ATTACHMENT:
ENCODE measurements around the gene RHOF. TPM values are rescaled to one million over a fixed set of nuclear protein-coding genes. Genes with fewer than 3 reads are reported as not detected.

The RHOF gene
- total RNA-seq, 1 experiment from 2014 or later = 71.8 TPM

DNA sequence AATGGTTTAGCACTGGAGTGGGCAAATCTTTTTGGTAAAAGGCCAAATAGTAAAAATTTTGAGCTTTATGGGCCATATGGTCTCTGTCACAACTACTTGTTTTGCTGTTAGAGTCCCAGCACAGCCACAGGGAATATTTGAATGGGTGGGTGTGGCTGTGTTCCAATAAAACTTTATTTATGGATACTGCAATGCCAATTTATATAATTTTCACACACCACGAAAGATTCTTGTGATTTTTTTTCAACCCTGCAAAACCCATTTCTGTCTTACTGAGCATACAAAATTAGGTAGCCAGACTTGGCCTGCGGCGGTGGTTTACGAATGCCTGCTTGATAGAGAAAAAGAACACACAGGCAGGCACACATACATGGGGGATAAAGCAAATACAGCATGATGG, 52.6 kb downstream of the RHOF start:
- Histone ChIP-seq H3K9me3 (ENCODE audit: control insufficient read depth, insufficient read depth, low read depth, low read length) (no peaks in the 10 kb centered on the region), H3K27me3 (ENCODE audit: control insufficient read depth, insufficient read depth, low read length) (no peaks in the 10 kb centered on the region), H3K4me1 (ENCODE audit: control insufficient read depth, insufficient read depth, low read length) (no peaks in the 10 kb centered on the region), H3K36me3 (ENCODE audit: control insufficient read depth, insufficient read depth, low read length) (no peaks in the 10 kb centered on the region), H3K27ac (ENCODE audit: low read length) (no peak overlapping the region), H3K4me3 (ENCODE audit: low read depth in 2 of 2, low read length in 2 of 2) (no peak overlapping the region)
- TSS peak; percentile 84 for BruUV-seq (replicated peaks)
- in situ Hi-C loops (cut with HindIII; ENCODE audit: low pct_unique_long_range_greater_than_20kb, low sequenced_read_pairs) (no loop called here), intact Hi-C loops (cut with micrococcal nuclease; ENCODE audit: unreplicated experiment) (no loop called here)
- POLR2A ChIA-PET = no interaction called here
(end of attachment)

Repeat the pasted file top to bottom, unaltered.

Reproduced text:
ENCODE measurements around the gene RHOF. TPM values are rescaled to one million over a fixed set of nuclear protein-coding genes. Genes with fewer than 3 reads are reported as not detected.

The RHOF gene
- total RNA-seq, 1 experiment from 2014 or later = 71.8 TPM

DNA sequence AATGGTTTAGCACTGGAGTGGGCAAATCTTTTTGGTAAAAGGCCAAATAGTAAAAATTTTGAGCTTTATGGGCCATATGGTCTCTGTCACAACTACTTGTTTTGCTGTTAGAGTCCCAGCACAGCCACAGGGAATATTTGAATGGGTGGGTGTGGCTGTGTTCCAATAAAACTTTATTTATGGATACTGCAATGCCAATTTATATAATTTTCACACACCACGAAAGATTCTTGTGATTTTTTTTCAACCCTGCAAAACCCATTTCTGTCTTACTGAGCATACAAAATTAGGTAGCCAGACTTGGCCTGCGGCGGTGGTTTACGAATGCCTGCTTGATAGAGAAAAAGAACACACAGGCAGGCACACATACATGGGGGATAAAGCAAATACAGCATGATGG, 52.6 kb downstream of the RHOF start:
- Histone ChIP-seq H3K9me3 (ENCODE audit: control insufficient read depth, insufficient read depth, low read depth, low read length) (no peaks in the 10 kb centered on the region), H3K27me3 (ENCODE audit: control insufficient read depth, insufficient read depth, low read length) (no peaks in the 10 kb centered on the region), H3K4me1 (ENCODE audit: control insufficient read depth, insufficient read depth, low read length) (no peaks in the 10 kb centered on the region), H3K36me3 (ENCODE audit: control insufficient read depth, insufficient read depth, low read length) (no peaks in the 10 kb centered on the region), H3K27ac (ENCODE audit: low read length) (no peak overlapping the region), H3K4me3 (ENCODE audit: low read depth in 2 of 2, low read length in 2 of 2) (no peak overlapping the region)
- TSS peak; percentile 84 for BruUV-seq (replicated peaks)
- in situ Hi-C loops (cut with HindIII; ENCODE audit: low pct_unique_long_range_greater_than_20kb, low sequenced_read_pairs) (no loop called here), intact Hi-C loops (cut with micrococcal nuclease; ENCODE audit: unreplicated experiment) (no loop called here)
- POLR2A ChIA-PET = no interaction called here